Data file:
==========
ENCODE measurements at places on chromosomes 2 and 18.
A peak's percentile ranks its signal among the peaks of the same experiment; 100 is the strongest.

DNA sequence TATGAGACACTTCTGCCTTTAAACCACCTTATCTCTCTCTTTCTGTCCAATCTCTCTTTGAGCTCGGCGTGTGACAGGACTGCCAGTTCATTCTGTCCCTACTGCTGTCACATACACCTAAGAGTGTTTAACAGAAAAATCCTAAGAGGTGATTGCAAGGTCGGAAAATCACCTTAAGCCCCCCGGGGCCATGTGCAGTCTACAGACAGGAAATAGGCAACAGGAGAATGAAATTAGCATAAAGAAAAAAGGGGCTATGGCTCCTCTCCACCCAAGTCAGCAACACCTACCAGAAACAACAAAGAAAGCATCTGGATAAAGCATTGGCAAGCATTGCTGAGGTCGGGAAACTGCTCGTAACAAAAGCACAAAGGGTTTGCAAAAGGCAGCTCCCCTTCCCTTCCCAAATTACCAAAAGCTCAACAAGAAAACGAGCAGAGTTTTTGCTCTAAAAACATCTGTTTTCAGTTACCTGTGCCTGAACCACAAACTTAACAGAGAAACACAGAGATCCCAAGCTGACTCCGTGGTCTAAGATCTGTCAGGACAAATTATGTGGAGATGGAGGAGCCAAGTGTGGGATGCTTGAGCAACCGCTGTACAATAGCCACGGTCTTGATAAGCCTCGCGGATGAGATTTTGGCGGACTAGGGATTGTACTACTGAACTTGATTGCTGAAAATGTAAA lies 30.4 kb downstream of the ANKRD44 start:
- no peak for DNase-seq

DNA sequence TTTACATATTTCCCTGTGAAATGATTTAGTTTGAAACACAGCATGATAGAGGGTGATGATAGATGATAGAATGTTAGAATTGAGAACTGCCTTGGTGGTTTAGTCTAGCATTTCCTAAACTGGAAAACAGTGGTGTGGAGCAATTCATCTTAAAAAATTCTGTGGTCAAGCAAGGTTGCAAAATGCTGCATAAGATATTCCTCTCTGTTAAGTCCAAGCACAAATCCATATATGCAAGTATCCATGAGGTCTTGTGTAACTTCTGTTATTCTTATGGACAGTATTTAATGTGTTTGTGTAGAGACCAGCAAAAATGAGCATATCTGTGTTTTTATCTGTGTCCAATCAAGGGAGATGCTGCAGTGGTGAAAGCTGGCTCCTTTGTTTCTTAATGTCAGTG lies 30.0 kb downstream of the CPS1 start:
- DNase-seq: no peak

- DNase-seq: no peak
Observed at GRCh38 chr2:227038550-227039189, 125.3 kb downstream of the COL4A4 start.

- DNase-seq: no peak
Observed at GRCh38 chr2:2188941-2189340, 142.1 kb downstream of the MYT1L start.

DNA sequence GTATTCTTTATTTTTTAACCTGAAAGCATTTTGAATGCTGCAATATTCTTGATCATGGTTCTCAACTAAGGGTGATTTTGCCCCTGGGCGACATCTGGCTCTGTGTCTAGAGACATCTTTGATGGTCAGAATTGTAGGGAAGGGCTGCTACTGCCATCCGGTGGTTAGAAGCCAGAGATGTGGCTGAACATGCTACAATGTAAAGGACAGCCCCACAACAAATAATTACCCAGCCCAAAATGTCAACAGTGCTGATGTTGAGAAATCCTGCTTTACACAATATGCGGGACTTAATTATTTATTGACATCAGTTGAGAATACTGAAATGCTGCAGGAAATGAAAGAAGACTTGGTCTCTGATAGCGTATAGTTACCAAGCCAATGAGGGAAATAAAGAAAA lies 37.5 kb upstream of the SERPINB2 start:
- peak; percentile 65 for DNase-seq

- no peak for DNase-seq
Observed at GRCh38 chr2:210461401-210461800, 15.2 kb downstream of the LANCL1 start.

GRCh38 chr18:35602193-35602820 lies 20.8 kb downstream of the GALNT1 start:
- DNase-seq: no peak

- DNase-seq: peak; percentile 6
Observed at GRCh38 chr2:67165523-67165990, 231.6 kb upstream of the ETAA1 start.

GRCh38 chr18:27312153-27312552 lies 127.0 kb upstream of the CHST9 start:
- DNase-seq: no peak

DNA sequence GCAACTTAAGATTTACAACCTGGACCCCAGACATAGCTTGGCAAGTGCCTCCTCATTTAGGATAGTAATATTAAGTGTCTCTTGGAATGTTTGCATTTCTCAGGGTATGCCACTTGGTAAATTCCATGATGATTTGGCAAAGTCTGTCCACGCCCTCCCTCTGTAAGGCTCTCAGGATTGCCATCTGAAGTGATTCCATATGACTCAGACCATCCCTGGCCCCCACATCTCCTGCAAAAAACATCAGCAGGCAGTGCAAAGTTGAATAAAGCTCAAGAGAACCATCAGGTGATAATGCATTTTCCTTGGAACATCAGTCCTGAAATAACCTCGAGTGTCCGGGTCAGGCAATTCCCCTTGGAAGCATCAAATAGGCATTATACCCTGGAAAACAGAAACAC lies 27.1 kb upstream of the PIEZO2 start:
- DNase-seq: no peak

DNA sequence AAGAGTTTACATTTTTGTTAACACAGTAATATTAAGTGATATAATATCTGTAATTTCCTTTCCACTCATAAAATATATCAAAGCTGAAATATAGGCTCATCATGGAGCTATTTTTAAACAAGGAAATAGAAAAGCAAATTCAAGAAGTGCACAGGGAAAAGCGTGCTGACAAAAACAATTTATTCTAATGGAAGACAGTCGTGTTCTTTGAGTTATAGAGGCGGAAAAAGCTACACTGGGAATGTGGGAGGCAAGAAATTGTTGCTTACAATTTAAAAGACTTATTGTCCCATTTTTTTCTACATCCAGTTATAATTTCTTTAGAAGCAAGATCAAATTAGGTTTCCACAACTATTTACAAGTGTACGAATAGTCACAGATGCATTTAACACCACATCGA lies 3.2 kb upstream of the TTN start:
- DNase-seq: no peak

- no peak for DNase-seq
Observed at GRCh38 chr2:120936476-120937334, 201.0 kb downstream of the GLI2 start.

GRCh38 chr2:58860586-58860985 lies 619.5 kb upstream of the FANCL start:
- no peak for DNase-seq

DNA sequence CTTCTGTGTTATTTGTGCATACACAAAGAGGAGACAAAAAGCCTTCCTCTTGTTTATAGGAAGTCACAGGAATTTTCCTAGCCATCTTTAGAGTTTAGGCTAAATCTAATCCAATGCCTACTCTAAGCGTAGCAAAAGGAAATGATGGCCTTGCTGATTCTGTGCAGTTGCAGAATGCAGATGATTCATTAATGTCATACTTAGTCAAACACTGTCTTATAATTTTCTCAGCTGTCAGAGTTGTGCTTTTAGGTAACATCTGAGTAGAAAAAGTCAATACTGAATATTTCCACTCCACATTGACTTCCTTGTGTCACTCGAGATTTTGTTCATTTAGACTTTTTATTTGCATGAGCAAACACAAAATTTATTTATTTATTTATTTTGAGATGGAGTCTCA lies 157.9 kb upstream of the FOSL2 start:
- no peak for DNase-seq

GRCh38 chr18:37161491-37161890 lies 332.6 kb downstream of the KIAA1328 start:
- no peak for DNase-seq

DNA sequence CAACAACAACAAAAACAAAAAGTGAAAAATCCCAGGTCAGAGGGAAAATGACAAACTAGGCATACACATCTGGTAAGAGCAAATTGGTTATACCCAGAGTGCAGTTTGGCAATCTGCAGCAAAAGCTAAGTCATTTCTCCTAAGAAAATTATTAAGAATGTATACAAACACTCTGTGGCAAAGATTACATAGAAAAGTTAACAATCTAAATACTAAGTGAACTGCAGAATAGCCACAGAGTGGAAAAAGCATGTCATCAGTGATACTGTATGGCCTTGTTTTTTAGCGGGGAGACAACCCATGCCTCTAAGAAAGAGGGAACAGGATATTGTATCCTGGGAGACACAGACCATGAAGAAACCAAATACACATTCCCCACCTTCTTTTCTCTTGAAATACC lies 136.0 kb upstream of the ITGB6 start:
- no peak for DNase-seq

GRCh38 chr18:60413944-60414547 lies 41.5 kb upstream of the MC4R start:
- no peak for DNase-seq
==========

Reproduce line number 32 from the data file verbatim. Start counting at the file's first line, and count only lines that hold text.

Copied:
- no peak for DNase-seq